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Old 05-09-2016, 03:29 PM   #1
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Default Tips for Preparing for the Master Plumber Exam



You’ve been working as a plumber for a while now, you’re familiar with a variety of different plumbing issues and how to repair them, and you’ve installed your fair share of sinks, toilets and showers. You handle a snake like a master and no drain is too big a challenge for you. You’re ready to move from Journeymen to Master. The only thing standing in your way is the exam.

Although Journeymen plumbers can make decent money working under master plumbers, there’s nothing like being the boss, and the only way that happens is by becoming a master plumber yourself. Below are some things you should consider before taking the… ahem… plunge.

To Test or Not to Test…That Is the Question

Depending on your state, becoming a master plumber may or may not require sitting for the master’s plumber exam. You should check your state’s guidelines and see if that’s a necessity. Also, if you live in an area of the country where you can work in more than one state. For example, the plumbers in the Upper Ohio Valley can easily work in West Virginia, Ohio and Pennsylvania. It would be wise for any plumber in that particular region to find out the requirements to become a master plumber in those three states.

What Kind of Plumber Do You Want to Be?

Well, that depends on what you want to work on. There are five main categories of plumbers: General plumbers, Pipefitters, Steamfitters, Sprinklerfitters and Pipeliners.
• General plumbers work on commercial and residential pipes to kitchens and bathrooms. They also install fixtures such as bathtubs, showers and sinks, repair pipes, remove clogs and perform other duties that have to do with commercial and residential pipes and plumbing.

• Pipefitters install and maintain pressurized pipes used for boilers, furnaces, water tanks and other pressurized equipment. They also install and monitor the controls for these pressurized systems.

• Steamfitters install pipes through which high pressure gasses and liquids travel.

• Sprinklerfitters are specialized plumbers who install fire sprinkler systems in buildings. They have to closely follow code regulations, such as the space between sprinklers, the proper size pipe and the amount of water pressure each pipe can handle.

• Pipeliners dig trenches and lay pipe of all sorts of materials such as concrete, cast iron and metal. These pipes are uses for sewer lines, natural gas or oil pipelines or large water lines. Once the trench is dug, pipeliners lay the pipe and make the connections.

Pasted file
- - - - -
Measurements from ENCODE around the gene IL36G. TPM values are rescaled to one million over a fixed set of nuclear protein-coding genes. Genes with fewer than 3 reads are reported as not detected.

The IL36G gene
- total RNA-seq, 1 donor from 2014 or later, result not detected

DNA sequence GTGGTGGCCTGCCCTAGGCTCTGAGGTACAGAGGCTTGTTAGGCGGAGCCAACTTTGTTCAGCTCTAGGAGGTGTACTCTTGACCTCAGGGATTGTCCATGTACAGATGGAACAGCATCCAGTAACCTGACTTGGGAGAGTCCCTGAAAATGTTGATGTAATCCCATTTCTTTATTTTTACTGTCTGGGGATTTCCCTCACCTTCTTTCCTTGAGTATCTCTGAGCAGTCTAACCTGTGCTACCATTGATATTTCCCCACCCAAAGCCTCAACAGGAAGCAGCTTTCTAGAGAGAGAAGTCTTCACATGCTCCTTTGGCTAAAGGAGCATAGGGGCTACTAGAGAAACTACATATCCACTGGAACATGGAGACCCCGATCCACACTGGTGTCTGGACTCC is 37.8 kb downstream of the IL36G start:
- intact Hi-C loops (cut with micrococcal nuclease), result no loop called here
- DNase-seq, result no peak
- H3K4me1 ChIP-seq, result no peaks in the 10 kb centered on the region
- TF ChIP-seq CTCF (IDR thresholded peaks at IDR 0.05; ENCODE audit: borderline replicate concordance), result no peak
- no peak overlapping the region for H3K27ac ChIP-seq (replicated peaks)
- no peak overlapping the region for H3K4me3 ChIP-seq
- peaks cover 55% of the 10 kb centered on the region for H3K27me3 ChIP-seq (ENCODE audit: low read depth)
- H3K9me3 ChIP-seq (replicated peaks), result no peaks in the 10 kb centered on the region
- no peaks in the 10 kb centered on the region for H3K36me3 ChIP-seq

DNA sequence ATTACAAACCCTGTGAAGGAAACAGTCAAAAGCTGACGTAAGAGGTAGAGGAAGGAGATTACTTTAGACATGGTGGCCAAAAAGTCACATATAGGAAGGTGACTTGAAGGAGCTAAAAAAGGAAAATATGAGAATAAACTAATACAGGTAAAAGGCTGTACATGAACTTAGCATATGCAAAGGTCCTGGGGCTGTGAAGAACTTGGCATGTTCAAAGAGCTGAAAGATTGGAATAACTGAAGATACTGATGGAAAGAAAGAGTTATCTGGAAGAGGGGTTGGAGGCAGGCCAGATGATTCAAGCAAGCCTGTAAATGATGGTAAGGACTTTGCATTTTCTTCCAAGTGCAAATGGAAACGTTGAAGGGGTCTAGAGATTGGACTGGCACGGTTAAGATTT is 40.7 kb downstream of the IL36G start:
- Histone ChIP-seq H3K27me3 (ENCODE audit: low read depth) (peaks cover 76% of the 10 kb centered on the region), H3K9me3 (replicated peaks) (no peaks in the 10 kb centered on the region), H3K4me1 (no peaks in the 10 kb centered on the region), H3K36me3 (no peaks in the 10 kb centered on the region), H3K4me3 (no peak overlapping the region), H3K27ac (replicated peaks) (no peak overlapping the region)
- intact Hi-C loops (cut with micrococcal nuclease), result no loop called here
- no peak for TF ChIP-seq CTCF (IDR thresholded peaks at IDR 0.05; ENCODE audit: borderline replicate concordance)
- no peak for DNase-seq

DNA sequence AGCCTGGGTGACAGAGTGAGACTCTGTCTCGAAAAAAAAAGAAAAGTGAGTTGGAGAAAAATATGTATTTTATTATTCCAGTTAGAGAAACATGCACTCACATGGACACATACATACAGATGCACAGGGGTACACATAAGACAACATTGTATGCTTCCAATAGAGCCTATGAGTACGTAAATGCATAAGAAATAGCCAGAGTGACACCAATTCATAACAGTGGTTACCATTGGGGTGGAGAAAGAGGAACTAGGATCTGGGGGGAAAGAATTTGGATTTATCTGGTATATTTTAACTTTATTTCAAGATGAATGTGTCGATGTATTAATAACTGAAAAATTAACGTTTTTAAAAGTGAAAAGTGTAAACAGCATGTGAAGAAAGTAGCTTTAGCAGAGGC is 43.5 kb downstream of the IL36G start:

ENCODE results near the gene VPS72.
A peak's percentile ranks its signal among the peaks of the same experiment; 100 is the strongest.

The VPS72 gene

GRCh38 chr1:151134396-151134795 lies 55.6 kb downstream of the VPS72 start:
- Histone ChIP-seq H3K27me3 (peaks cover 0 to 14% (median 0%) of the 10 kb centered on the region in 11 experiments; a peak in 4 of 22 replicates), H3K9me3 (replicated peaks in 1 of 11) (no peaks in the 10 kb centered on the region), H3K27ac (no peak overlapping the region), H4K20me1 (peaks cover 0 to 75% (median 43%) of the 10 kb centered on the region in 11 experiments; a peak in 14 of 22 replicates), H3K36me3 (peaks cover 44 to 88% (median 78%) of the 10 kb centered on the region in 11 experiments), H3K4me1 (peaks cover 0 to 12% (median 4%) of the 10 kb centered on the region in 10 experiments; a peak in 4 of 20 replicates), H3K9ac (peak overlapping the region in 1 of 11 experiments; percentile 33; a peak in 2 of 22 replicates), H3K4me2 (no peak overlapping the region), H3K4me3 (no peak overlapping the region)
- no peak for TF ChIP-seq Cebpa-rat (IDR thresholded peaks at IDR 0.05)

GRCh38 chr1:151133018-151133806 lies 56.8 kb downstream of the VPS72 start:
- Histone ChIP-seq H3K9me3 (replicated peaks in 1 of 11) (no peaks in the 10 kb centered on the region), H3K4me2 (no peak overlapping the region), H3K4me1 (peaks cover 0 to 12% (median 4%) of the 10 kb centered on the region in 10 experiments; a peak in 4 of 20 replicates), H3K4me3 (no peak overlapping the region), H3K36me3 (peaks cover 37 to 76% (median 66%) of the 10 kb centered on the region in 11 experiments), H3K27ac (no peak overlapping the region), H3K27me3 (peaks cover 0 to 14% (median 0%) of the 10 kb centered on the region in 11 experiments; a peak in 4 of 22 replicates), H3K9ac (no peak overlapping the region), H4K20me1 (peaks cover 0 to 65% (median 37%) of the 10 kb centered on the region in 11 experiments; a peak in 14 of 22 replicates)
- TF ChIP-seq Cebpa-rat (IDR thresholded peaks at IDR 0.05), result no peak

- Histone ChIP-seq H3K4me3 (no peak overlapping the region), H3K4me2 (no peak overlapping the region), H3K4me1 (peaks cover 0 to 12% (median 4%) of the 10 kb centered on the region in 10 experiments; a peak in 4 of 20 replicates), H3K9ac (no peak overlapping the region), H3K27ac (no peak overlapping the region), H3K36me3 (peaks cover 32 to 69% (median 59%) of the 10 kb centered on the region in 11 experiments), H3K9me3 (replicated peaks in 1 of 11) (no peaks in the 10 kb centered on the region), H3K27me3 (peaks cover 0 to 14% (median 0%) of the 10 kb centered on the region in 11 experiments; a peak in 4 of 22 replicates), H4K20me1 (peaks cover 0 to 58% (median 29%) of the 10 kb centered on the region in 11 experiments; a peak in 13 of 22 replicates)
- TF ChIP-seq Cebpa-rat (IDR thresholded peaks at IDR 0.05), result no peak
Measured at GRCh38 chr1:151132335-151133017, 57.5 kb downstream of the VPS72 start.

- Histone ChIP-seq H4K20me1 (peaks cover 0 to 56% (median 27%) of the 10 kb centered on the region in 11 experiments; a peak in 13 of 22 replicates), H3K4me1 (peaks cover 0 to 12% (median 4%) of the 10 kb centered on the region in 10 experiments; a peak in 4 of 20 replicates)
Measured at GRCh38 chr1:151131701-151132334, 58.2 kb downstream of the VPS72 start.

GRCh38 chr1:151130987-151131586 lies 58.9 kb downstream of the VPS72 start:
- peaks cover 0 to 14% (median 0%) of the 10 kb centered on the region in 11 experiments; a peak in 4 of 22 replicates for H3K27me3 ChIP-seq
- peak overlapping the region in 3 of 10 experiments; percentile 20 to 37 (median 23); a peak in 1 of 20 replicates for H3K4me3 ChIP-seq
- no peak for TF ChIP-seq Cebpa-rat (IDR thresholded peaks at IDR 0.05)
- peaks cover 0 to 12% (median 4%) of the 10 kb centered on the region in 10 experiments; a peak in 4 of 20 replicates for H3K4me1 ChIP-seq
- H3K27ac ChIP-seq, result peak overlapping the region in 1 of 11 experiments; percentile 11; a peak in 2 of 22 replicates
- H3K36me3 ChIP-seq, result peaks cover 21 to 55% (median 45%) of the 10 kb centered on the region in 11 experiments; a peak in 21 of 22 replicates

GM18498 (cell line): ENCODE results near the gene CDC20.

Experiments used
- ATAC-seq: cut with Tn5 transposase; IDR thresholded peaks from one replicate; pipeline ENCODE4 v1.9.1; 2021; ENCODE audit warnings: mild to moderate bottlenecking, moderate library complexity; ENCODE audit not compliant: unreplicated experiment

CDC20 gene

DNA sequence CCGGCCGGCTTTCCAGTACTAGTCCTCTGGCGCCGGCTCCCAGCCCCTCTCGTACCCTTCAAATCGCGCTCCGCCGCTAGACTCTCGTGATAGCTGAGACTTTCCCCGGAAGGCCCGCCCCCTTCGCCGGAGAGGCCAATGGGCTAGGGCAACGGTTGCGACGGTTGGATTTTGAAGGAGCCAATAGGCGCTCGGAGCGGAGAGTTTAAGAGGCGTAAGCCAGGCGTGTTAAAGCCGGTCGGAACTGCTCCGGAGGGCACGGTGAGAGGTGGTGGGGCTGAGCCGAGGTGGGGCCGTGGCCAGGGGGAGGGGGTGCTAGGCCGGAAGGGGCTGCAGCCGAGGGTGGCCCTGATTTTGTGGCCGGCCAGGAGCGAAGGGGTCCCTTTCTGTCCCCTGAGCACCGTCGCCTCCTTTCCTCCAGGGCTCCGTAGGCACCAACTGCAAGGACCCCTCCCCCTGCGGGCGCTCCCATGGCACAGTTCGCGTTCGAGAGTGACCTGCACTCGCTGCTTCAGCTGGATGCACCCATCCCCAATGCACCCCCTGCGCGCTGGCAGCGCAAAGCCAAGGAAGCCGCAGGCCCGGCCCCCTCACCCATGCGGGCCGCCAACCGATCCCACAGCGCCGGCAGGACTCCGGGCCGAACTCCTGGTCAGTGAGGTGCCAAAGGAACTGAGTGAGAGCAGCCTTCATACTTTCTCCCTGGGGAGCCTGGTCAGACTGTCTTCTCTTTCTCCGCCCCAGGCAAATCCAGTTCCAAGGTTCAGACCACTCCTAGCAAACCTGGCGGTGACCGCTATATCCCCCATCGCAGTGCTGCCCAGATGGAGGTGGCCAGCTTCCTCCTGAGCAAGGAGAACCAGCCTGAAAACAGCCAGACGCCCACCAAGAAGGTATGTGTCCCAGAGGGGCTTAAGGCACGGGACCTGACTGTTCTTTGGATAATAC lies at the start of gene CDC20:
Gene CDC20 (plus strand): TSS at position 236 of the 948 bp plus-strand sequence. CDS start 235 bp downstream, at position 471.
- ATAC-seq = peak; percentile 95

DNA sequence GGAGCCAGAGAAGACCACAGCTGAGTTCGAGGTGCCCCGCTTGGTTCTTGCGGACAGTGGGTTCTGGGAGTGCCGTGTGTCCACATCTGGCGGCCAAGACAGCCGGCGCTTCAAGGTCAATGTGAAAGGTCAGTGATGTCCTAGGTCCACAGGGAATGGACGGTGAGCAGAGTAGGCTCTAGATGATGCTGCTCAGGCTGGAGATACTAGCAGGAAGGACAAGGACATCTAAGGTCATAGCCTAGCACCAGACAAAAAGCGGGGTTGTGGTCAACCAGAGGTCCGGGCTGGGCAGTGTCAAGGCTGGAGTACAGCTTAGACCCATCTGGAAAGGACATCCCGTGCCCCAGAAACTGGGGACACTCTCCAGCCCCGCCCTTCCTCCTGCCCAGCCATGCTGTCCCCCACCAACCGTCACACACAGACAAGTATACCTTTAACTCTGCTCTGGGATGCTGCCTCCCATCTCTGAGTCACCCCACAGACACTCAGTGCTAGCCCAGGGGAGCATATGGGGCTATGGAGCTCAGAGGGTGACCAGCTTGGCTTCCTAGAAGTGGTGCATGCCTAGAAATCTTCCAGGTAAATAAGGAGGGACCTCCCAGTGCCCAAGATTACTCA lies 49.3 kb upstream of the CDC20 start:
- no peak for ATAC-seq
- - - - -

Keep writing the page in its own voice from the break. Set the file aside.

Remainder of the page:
Know What You Need to Know

Whether you’re required to sit for the master plumber exam or not, you’ll still have to demonstrate that you have the knowledge a plumber needs to be classified and licensed as a master plumber. Master plumbers are generally well-versed in these and other areas:
• Building codes at both the state and local levels
• The ability to handle large, complicated installations
• The ability to manage a crew
• Possess the required equipment and tools
There are several websites that can help you determine where you might have knowledge gaps before you apply to become a master plumber or decide the sit for the exam. A few examples are here and here.

Do You Have the Required Length of Experience?

To become a master plumber, a person should work as a journeyman for two to five years. This requirement varies by state, but once you have three years in as a journeyman, you should be able to apply to become a master and achieve that with little difficulty.

Is it really worth it?

According to the Bureau of labor Statistics, yes. A master plumber with several years’ experience can make upwards of $37 per hour. The BLS also states that demand for plumbers is going to increase over the next decade. This means there will be plenty of work for plumbers, regardless of their area of expertise. And the additional good news is that this isn’t a geographical issue, demand is increasing in all 50 states. So, not only can you make a good living and enjoy job security, you can achieve that wherever you want in the U.S.

A plumber can make an excellent living. Some plumbers focus on just one area, such as general plumbing, while others choose to branch out and cover several areas. Whichever area you choose, getting the required experience and then either sitting for an exam or providing the appropriate documentation and proof of knowledge and becoming a master in that area means additional income and an increase in demand for your services.

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Old 05-09-2016, 04:42 PM   #2
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The state master's license here in FL is a {16} hour exam. There are two parts: The trade knowledge which is {9.5} hrs. long, and the business & finance which is {6.5} hrs. long.

I sat for my exam in 2009 after approx. {16} yrs. in the trade.

My advice to anyone in this trade who wants to better themselves is: study and take the exam{s} to progress in the plumbing trade. It is definitely worth the effort. Even if one never works for oneself, it shows any prospective employers that the one possessing the license takes their career seriously.
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Old 05-31-2016, 10:25 PM   #3
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I took my journeymans, master's class I and II tests in the mid 90's after about 10 or 11 years in the trade. It was and remains a great feeling.
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